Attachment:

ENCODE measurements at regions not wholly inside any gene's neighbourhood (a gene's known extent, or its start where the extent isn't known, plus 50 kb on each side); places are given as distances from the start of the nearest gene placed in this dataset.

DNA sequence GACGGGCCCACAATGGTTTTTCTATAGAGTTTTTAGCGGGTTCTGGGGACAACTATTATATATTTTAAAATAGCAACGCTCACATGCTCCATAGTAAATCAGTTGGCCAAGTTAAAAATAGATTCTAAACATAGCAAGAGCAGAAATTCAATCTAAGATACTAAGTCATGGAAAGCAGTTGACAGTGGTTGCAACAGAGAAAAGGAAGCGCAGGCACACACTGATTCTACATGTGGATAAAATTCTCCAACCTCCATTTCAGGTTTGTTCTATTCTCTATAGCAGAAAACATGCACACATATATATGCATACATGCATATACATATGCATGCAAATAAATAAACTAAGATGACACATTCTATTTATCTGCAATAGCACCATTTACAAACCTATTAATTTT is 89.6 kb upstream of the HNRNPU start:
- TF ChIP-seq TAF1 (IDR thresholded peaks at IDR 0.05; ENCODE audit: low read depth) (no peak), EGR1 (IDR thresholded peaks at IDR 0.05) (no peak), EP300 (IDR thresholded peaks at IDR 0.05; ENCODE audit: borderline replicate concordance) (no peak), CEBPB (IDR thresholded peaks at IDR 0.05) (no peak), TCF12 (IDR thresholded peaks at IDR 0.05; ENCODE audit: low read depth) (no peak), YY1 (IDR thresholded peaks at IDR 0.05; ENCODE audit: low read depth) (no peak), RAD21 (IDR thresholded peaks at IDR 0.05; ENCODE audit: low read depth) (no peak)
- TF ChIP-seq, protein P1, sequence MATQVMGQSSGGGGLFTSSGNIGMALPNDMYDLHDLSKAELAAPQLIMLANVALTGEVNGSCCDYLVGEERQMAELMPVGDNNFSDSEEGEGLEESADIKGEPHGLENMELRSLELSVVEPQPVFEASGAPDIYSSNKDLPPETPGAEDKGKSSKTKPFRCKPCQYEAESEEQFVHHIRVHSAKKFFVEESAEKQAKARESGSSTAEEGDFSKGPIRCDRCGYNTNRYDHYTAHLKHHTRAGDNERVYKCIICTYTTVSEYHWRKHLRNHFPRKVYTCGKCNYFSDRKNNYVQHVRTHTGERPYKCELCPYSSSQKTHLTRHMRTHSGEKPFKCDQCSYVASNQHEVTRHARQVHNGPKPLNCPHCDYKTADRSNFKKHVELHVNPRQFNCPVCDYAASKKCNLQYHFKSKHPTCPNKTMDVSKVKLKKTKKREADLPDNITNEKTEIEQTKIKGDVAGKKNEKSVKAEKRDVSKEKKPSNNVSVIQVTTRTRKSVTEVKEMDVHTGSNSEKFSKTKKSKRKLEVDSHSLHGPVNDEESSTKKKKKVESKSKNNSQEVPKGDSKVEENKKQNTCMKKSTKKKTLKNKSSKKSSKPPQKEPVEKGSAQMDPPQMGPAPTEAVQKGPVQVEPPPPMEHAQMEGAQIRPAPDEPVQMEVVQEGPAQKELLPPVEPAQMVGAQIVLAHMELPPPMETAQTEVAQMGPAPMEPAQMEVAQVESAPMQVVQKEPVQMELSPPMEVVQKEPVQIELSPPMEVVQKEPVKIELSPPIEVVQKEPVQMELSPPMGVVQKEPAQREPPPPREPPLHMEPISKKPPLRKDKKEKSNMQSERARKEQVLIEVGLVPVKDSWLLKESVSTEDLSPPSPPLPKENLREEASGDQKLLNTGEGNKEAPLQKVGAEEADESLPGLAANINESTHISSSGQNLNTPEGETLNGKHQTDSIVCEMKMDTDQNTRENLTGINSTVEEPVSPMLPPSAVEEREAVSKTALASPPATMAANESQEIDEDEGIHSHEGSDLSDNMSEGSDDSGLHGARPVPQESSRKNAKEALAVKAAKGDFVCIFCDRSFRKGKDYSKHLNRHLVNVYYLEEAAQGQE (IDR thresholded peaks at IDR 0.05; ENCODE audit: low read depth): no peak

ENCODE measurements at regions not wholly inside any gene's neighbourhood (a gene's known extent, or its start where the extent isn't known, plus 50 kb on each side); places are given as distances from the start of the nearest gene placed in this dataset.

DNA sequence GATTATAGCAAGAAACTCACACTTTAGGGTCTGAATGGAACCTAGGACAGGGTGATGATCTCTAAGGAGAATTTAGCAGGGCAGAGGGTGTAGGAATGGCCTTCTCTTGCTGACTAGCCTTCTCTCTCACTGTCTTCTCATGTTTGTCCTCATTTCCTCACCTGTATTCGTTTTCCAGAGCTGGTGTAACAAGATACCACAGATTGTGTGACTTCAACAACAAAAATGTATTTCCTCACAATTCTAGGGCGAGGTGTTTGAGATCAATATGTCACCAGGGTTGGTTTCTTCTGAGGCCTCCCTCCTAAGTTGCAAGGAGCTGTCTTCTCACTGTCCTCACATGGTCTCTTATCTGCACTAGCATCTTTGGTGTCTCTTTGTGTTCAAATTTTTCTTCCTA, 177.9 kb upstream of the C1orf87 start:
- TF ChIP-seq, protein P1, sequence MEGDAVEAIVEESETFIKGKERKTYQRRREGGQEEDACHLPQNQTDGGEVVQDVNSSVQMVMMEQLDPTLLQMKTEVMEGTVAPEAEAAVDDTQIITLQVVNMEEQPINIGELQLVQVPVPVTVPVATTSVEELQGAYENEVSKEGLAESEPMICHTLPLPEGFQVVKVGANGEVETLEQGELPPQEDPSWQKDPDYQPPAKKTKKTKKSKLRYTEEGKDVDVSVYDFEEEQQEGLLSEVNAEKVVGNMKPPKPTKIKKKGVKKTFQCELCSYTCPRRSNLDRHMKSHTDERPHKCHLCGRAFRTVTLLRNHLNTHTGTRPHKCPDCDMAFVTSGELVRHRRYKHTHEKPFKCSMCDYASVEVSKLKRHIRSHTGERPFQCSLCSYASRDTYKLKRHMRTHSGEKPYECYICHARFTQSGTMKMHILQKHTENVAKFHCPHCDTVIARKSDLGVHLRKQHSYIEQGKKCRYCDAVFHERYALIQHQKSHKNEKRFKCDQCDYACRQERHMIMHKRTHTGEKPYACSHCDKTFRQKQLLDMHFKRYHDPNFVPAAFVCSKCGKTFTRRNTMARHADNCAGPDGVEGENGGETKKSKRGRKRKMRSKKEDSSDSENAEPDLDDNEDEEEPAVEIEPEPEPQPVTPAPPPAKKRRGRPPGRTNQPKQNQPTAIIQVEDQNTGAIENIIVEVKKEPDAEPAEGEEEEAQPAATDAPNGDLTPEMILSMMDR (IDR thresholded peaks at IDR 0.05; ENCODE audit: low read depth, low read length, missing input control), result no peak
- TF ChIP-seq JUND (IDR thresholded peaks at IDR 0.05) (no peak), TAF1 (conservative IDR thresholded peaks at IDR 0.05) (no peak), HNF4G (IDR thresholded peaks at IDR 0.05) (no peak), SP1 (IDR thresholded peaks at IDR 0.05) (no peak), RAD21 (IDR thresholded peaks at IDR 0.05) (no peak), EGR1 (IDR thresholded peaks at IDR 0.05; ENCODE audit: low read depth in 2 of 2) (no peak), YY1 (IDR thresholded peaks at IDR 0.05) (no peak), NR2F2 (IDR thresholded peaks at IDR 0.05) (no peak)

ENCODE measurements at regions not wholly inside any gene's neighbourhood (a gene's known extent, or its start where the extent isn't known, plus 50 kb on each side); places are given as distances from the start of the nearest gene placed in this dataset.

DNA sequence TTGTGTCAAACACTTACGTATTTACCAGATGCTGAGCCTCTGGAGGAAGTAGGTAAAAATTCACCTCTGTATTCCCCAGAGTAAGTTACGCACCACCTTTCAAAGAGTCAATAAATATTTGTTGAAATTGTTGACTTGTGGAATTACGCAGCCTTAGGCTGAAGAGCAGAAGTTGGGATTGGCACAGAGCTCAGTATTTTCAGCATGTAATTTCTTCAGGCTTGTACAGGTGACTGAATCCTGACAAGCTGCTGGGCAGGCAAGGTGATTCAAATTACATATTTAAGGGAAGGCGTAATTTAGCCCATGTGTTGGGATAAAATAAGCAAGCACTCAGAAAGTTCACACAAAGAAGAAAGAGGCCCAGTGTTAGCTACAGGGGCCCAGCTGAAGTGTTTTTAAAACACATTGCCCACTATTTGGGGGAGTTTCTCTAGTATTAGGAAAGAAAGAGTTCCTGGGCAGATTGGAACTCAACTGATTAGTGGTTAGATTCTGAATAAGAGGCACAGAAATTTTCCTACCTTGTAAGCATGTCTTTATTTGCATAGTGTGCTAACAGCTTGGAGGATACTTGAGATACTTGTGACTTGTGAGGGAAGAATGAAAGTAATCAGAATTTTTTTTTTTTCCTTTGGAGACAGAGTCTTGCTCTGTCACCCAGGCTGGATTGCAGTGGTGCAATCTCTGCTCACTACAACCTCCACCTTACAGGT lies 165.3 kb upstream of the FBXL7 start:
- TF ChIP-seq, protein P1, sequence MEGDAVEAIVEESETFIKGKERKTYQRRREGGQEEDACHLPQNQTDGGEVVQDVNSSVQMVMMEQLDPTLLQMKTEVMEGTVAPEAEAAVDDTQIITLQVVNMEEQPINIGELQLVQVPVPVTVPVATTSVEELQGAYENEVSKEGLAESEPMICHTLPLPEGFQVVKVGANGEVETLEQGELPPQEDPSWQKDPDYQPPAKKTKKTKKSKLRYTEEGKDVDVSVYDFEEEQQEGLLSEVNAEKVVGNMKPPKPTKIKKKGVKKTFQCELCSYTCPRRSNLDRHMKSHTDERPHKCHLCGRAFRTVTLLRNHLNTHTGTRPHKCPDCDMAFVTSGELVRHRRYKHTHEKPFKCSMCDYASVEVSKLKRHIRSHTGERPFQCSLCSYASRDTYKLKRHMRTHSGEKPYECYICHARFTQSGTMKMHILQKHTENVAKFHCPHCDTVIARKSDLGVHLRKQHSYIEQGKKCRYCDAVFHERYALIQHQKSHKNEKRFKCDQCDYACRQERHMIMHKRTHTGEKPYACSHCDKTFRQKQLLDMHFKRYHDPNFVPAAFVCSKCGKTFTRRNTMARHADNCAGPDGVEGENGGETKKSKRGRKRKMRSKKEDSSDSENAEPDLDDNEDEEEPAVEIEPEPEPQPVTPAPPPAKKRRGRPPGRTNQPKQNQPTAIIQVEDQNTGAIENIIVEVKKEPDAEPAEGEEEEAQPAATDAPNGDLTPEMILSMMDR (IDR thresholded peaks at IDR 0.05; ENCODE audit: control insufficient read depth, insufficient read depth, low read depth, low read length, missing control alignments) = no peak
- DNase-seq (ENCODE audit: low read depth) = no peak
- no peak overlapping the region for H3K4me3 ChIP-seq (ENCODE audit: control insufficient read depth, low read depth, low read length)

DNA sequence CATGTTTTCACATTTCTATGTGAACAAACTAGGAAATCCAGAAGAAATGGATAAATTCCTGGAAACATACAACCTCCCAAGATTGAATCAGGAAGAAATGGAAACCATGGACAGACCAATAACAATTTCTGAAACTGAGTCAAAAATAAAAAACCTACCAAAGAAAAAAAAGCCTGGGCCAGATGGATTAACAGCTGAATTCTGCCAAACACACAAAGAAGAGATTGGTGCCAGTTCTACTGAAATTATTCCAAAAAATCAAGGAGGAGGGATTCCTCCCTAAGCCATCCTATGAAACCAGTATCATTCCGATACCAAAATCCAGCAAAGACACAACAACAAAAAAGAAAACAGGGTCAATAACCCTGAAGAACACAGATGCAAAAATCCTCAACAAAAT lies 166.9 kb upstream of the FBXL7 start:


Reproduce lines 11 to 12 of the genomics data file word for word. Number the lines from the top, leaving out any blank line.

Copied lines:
- TF ChIP-seq, protein P1, sequence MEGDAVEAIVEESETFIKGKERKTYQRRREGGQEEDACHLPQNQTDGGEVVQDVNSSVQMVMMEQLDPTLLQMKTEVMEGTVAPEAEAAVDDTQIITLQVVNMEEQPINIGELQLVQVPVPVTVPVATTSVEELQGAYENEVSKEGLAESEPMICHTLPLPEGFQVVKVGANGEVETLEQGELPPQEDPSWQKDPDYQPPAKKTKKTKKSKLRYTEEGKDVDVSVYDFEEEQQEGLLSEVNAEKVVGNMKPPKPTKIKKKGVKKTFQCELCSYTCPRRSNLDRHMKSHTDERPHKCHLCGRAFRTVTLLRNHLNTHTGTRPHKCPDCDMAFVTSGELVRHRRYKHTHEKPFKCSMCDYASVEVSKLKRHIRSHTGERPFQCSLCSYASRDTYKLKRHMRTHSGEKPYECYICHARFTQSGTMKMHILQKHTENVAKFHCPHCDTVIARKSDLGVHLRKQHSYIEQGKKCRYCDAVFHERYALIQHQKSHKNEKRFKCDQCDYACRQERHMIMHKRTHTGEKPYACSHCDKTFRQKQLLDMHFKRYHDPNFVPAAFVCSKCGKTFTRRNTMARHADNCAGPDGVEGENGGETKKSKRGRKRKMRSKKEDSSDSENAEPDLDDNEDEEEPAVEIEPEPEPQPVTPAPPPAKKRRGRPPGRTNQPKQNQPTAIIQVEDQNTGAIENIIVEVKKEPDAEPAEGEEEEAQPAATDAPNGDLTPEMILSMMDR (IDR thresholded peaks at IDR 0.05; ENCODE audit: control insufficient read depth, insufficient read depth, low read depth, low read length, missing control alignments) = no peak
- DNase-seq (ENCODE audit: low read depth) = no peak